[sugar] ...then add a can of condensed milk - was re: Stirring the pot (was re: Education?)
Antoine van Gelder
Thu Apr 5 17:02:30 EDT 2007
Edward Cherlin wrote:
> On 3/12/07, Antoine van Gelder <hummingbird at hivemind.net> wrote:
>> Whole bunch of folk are starting to come out of the woodwork who have
>> been thinking for some time about fundamental abstractions.
> Right on.
>> I read the most excellent Dr Kay's stupendous essay @
>> http://www.vpri.org/pdf/human_condition.pdf this morning and thought
>> that the philosophical discussion could perhaps be dragged on a little
>> in an attempt to raise the bar of what we believe to be possible so I'm
>> going to hijack a metaphor, pour a glass of red wine and riff a little
>> on some of the themes he brings up.
>> Two things when we put kids first:
>> 1) Transmitting the maps of reality we have created.
>> 2) Transmitting the art of map making.
> 3) Transmitting the art of exploring
Okay... three things when we put kids first!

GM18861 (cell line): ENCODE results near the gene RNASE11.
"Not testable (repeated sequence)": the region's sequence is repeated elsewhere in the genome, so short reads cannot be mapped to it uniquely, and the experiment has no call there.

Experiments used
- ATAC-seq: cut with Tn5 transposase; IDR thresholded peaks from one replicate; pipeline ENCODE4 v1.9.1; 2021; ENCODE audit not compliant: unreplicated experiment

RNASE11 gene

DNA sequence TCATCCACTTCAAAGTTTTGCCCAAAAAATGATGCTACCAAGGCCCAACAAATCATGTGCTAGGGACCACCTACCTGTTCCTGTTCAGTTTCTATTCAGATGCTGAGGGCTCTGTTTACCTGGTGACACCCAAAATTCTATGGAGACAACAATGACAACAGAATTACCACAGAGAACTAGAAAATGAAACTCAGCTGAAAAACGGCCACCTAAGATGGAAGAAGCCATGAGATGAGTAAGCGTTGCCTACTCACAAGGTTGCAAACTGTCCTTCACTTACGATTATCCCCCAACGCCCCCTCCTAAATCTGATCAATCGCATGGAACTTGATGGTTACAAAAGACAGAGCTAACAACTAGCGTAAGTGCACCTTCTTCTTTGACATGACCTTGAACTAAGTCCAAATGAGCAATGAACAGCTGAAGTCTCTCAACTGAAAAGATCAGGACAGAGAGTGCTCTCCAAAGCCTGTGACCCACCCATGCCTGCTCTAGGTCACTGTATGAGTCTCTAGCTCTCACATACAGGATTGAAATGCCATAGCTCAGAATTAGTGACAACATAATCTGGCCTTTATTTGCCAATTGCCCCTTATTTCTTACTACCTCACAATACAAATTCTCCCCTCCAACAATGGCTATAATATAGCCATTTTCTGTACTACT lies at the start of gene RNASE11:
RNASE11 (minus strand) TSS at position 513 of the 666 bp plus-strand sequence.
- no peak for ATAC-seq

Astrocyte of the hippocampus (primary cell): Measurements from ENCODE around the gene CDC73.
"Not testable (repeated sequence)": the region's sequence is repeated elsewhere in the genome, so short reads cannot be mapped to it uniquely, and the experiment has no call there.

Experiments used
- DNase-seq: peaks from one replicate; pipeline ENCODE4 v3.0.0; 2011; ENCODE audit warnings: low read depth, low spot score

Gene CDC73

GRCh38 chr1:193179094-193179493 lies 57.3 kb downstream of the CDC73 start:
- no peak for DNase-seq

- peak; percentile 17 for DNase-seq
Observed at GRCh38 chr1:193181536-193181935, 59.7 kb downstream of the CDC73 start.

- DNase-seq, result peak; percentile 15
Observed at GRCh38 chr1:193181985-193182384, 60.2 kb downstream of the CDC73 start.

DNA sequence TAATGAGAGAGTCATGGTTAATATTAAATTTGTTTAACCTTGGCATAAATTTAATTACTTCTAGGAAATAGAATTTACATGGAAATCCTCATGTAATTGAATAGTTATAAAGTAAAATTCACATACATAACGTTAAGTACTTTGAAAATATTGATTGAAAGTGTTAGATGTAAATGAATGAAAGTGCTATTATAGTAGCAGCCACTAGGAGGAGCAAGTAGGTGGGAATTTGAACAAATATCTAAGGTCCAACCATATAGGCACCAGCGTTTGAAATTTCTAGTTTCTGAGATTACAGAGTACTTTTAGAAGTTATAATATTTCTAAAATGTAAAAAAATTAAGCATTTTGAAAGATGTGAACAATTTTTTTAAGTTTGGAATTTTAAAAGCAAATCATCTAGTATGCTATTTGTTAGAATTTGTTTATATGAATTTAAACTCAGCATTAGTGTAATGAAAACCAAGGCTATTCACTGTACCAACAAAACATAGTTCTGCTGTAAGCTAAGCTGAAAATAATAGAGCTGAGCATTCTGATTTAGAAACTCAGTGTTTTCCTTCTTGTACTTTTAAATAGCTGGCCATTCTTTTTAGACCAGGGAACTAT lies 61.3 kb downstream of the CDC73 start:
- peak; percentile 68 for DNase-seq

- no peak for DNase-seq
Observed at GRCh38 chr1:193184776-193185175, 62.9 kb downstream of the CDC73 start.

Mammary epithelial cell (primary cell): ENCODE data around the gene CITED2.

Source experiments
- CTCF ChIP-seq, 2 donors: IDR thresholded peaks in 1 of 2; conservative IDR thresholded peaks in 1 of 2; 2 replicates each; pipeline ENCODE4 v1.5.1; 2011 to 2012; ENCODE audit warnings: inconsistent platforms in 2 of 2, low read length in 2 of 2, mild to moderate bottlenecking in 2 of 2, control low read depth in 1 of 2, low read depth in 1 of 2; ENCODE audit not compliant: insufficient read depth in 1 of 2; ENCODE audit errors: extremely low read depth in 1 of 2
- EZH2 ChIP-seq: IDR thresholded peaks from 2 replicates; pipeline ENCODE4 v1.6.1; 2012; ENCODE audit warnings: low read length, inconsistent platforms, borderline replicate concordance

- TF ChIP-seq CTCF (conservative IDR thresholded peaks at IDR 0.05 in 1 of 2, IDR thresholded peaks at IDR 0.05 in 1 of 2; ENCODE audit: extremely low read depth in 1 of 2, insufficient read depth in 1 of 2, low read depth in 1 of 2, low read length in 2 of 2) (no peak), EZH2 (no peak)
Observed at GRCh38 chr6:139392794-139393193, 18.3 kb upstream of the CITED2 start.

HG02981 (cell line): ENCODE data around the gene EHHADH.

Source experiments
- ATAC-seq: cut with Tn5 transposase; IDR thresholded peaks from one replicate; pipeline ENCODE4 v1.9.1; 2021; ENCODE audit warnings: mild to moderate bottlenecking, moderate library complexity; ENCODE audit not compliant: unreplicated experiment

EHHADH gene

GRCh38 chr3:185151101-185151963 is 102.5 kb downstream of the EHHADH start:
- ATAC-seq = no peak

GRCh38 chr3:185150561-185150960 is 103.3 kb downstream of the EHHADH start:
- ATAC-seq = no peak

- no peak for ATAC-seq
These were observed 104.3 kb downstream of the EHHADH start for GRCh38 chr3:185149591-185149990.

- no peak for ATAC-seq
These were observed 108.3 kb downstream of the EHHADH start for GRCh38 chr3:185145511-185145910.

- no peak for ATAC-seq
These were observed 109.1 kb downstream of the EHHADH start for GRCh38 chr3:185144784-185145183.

>> With the objective of 1) we can fudge it as much as we like and
>> BigBoxes'o'OpaqueSpaghetti(tm) are not really that big a obstacle.
>> With the additional objective of 2) we must strive to not only deliver
>> tools that are able to build maps up from the most fundamental elements
>> in order that kids are free to construct and deconstruct at leisure but
>> these tools must also be capable of building new map making tools.
> For 3) we need the lowest possible ratio of effort to work
> accomplished. This is IMNSHO accomplished in a (write many times, run
> only the last one maybe once) language like APL or possibly some other
> functional/applicative language. If you want to claim another language
> for this purpose, I will be happy to organize a competition so that we
> can discuss our claims on a factual basis. APL is what Morgan-Stanley
> uses when it has to complete the analysis of a deal within two hours.
> I have heard about a professor allowing students to do homework in
> either APL or Pascal, and then rescinding permission for the APL
> because it was too easy--the students weren't having to spend enough
> time on their homework.
I know almost nothing about APL.
Can you please recommend a good introduction to the language ?
>> In the endless quest for clarity, allow me to restate the above in
>> slightly different words:
>> a. Kids have, at most, two decades between the start of their
>> educational journey and deciding on their life's work. They absolutely
>> cannot afford to go down every blind alley explored over the last 2.5K
>> years. This requires a tool that makes it easy to create maps that cover